A limited liability company's (LLC) owners are called members, so every LLC has at least one member. These business entities can also have multiple members. Although it's a relatively new business structure, it is attractive for its ease of formation, flexibility, liability protection, and potential tax benefits.
You can create this type of entity by simply by filing articles of organization with the relevant state agency. State law generally governs formation and management, and there are few limits placed on who can be a member. Members might be individuals, other business forms such as corporations or partnerships, trusts, or holding companies. If the business is a professional LLC (PLLC) such as a medical or legal practice, all members must be professionals licensed in that relevant profession.
Like a corporation, the LLC structure shields its members from personal liability for the company's debts and obligations. However, it does not need all the formalities that go along with a corporation, such as officers or a board of directors. This combination of protection and simplicity accounts for its popularity.
Every business should have an operating agreement, which is a contract created by the members that lays down the rules for running the company. For example, the agreement should specify whether the business is going to be member-managed or manager-managed. In a member-managed LLC, the members themselves handle all the day-to-day tasks of running the business. If the business is manager-managed, the company hires an outside individual to manage the business. In some circumstances, certain members handle business operations, and others remain silent partners.
In addition, the operating agreement should address:
- How to distribute assets and liabilities among members
- The share of earnings entitled to each member
- When to make distributions to the members
Even a single-member LLC should have an operating agreement to preserve the legal separation between the member and the company.
The Internal Revenue Service (IRS) treats this type of business structure as a disregarded entity for tax purposes; single-member entities are taxed as sole proprietorships, and multiple-member LLCs are taxed as partnerships. The business itself does not pay taxes on its income. Instead, the earnings pass through to its members, who report their share on their personal income tax returns. This kind of pass-through taxation is an advantage over the double taxation that corporate profits experience, where both the corporation and the shareholders pay taxes on business income. Members must pay self-employment taxes, including Social Security and Medicare tax, and these can be costly for members of a profitable business.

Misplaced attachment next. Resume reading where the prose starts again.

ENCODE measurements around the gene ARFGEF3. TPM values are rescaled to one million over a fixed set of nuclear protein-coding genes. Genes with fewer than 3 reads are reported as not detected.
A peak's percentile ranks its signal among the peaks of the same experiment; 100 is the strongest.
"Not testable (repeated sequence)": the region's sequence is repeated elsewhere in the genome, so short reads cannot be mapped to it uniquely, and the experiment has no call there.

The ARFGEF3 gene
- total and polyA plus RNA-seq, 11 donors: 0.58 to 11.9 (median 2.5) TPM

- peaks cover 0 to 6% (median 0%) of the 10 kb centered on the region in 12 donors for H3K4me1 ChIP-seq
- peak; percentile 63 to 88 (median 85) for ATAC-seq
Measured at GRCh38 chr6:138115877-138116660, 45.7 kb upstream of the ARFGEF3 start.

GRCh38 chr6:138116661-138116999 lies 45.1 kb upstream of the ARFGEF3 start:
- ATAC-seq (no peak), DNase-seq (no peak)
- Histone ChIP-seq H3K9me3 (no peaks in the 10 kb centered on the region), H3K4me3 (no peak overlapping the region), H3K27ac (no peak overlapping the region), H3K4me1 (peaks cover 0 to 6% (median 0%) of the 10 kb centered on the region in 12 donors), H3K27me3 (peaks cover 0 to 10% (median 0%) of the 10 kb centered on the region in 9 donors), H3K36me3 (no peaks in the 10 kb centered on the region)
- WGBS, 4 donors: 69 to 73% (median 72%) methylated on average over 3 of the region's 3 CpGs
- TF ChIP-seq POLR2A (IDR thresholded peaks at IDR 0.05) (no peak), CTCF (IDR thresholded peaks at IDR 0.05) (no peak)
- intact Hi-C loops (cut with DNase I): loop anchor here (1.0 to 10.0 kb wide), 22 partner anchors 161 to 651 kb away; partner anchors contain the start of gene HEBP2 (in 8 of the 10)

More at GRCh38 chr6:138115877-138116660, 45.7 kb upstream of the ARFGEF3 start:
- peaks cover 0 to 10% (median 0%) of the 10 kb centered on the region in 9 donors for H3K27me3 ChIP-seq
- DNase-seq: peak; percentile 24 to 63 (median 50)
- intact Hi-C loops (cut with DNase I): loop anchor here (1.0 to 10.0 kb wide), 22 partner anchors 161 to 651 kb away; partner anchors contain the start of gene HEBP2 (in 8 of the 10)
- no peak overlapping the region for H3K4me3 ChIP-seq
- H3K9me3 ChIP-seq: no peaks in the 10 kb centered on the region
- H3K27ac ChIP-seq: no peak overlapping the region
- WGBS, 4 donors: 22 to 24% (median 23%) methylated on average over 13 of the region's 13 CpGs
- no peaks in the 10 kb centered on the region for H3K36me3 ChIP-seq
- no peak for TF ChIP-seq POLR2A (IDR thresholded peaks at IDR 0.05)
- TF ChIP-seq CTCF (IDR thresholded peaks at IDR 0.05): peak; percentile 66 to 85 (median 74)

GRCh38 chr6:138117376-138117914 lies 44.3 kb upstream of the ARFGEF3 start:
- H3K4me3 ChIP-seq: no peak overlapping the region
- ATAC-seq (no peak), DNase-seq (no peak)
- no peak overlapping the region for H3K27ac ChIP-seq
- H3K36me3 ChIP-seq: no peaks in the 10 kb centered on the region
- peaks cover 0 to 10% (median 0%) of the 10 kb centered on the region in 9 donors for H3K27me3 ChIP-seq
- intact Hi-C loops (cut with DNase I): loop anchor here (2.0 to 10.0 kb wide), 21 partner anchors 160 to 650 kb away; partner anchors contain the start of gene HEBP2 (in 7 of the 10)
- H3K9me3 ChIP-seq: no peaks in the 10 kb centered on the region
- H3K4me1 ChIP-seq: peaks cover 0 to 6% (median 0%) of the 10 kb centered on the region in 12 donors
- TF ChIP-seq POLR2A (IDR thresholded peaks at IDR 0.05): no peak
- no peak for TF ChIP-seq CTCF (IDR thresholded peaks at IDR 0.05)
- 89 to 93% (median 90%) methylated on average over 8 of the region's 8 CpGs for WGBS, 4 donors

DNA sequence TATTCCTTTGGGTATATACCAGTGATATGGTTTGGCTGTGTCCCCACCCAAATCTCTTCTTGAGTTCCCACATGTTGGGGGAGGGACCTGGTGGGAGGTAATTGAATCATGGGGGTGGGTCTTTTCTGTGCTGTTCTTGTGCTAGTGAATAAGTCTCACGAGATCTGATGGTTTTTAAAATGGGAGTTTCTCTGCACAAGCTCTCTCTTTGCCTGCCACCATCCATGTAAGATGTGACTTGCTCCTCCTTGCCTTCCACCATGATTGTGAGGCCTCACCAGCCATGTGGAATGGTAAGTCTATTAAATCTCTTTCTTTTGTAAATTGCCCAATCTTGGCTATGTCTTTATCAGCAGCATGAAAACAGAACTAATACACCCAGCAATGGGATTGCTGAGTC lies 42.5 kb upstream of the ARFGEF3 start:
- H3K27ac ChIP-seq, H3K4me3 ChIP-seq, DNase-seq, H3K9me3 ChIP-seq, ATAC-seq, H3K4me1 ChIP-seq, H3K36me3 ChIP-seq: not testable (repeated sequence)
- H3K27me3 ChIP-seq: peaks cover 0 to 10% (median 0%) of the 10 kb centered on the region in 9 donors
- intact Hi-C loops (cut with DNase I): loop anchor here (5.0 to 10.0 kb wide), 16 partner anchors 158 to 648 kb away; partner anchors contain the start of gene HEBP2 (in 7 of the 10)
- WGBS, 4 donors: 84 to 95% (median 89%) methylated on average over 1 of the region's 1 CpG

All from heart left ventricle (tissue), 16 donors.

Alternatively, the business can elect to be taxed as a corporation by submitting an Entity Classification Election (Form 8832). When a company makes this election, it pays tax on its earnings, and members then also pay personal income tax on distributions they take as salary and dividends. An LLC that has chosen to be taxed as a corporation can thereafter also elect S corporation status by filing an Election by a Small Business Corporation (Form 2553), provided that its members meet the criteria for S corp. ownership. If this takes place, the business enjoys pass-through taxation, just like a partnership or sole proprietorship, but allows members to designate their earnings in part as salary so that the business pays employment taxes.
If you are ready to form your LLC, keep these items in mind, particularly if you are going to have multiple members running the business. Preparing the required documentation and agreements beforehand will better protect all members should any sudden issues arise in the future.
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